I had been living in Israel as a single olah for almost five years, putting myself ‘out there’ and pushing myself out of my comfort zone to socialise and meet new people. I was wondering how long it will be, what I have to do to meet my Mr Right-Amount-Of-Weird-For-Me, when I met him.
At the end of our first date, he asked whether to walk me to the bus stop or if I wanted space. Usually my favourite part of a date was going home on my own. Nothing against those guys (well, maybe some things…) just that as an introvert, I would generally feel a sense of relief to be on my own after. I found the experience of dating, especially the awkward beginnings, quite painful. And I never even got past the awkward beginnings with anyone, except for my husband. With him, for the first time on a date, I thought: no, I don’t need space from him. I didn’t feel worn out, like I’d spent all my energy on this social interaction, craving me-time. He kept asking me, at the end of our next few dates, and I was always surprised that my answer didn’t change.
In the months before we met, several things were going on with me:
First, I was enjoying being single more than I ever had before – travelling, friends, projects, work, new hobbies. I was Doing Single Right.
Even so, I still really wanted to get married. I thought. Or didn’t I? I started to think about what self-sabotaging behaviour I was repeating and why. I made a list: pros and cons of why I did and didn’t want to get married. I concluded that I really did want to, despite my fears of dating and being in a relationship. And I realised that I was acting based on my fears instead of based on what I want. So I knew I needed to switch that around.
This was also something I learned from reading Mark Manson, who writes that instead of asking yourself what you want out of life, ask yourself what pain do you want in your life, i.e. what are you willing to struggle for.
I began a plan of action: stop the self-sabotage (much easier said than done, I know); continue to make my single life how I want it to be and be grateful for what I have. It was right around then that I met my husband-to-be. There was no formula though – it was so obviously orchestrated by G-d – in the right place at the right time.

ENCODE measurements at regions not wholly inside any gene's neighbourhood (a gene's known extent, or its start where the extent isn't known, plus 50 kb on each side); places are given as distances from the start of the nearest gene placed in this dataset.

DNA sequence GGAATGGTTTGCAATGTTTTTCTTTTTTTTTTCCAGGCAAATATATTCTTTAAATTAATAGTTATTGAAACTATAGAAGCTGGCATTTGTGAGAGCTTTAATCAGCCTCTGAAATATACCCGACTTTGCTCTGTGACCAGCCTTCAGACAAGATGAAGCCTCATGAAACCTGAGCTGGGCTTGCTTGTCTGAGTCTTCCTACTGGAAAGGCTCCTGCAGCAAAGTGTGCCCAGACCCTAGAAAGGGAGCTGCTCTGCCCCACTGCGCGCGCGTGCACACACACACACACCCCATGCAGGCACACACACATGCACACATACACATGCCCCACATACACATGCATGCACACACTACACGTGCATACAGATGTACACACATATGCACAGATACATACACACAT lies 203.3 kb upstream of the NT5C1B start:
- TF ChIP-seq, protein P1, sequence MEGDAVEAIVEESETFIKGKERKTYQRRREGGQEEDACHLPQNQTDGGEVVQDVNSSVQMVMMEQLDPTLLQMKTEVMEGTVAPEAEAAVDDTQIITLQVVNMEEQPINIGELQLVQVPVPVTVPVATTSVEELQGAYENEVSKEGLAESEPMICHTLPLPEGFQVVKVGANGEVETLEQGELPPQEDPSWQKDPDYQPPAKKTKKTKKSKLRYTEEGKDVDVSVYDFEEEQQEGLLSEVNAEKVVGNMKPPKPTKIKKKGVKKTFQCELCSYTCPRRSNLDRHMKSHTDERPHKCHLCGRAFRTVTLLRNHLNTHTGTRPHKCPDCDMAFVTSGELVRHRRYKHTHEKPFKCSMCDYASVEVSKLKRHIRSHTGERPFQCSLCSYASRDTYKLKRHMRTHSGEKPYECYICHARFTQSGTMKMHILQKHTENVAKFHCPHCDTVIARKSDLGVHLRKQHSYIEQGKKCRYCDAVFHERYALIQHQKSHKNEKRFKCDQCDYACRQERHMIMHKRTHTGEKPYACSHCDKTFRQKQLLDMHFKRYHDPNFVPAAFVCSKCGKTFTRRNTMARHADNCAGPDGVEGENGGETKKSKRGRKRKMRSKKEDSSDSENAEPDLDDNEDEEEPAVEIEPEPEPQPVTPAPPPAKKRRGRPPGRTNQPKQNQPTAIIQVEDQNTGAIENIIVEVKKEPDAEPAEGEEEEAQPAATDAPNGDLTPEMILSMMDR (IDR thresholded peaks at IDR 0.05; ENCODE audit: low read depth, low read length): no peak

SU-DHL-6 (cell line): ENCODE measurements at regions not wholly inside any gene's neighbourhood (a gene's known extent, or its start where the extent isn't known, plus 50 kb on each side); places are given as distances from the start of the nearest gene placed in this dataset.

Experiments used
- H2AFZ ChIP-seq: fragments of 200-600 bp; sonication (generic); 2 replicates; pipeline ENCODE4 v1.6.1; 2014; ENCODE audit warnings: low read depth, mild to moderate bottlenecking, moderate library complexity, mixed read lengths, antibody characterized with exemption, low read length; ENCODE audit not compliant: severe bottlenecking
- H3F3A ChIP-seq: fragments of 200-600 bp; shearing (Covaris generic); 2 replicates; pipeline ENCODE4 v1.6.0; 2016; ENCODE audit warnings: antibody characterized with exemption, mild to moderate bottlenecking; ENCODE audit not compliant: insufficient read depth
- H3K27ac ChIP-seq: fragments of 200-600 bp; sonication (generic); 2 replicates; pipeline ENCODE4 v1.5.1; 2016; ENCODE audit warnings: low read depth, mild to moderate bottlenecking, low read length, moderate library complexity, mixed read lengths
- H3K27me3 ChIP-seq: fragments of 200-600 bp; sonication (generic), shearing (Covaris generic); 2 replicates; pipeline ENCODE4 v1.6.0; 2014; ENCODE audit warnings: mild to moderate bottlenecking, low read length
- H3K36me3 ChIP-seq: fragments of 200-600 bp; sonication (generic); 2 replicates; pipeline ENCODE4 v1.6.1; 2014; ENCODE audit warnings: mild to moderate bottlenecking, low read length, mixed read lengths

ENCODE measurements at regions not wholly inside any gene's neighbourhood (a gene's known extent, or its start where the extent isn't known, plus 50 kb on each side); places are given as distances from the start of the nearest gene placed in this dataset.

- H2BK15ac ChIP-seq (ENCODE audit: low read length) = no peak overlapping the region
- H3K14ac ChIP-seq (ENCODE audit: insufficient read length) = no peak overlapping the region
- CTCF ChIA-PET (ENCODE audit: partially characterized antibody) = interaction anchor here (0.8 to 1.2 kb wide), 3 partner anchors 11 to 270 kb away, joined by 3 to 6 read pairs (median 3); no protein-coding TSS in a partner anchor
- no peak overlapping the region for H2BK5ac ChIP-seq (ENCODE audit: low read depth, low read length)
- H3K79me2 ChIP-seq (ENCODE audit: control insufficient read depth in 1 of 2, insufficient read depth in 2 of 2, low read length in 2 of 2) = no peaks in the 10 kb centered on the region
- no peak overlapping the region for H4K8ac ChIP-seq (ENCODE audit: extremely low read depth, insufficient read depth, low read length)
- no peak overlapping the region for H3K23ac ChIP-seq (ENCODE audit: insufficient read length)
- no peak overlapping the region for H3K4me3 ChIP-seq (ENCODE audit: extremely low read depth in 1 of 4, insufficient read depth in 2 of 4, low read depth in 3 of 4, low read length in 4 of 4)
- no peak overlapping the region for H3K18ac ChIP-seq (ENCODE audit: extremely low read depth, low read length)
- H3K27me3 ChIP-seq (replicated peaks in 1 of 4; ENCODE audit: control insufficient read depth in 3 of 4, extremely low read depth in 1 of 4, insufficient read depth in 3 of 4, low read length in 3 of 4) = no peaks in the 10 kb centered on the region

After most of my previous dates, I would find an obvious reason for saying no to another one – that one was a creep; that one reminded me of a cousin; I was so bored I was pinching myself because I preferred the physical pain.
After my first date with my husband, when my roommate asked how it went, I tried to identify that obvious reason. All I could come up with was that he seemed ‘too nice’ for me, not because I didn’t want ‘nice’ (I very much did – I’d seen what’s out there), but because I didn’t want to have to suppress my sense of humour for anyone (turns out I didn’t have to). I also told my roommate: I just don’t see it. I realised later it wasn’t even because he was from Texas, more than a foot taller than me, with different views on Zionism to mine, and emphatically Ashkenazi (although eats harif to rival my most hardcore Sephardi uncle). It was because I didn’t see it happening for me ever, with anyone.
The day after our first date, he sent what to me seemed like a cryptic message that I tried to analyse with my friends, as you do. The gist was that he was open to meeting again but totally understands if I didn’t want to. Which I (mistakenly, I later learned) took to mean that he wasn’t particularly interested and I’d have to really impress him if I wanted us to go out. It also wasn’t the best thing to say to me, when I felt relief every time I had a reason to turn down a date. But this time I thought, no, I won’t be a coward… let’s see if this goes anywhere.
Two and a half months into our relationship, I was booked to go to London for a cousin’s wedding and realised, embarrassingly, that I – Miss Independent – didn’t want to go without him. My message exchange with my mum went like this:
Me: I don’t want to be away from him for nearly a week. I think there’s something wrong with me
My mum: Um, are you in love perhaps??
Me: I don’t know!! What even is that
Mum: It might be something like when you’d rather be with someone than not
Me: That’s a good definition
Mum: I thought so.
Mum: Shouldn’t you be going to bed now? [It was after 1am]
As our wedding approached, I worried about how I would adapt to being married, living together, when I’ve always enjoyed so much about being on my own. Such as having my own room and quiet when I go to sleep. But falling asleep to my husband chatting nonsense to me turns out to be a surprisingly good alternative.
I still need me-time of course, but not from him.
He’s pretty understanding when I shush him while I’m reading, or binge-watch a TV show without him. (I might watch without headphones some time and let him add snarky commentary).
I don’t always play it so cool though. One morning, when he was about to leave for the day and my lazy self was struggling to get up, I blurted out that I didn’t want him to go. Just cos. It’s not like I’m needy or attached or anything embarrassing like that.
Now almost six months married, as I adjust to being a “we,” I’m also finding the time to still be me, doing the things I loved from before I was married, spending time with friends. Definitely fewer parties and late nights out though. And if that makes me a boring married woman, I’m fine with that.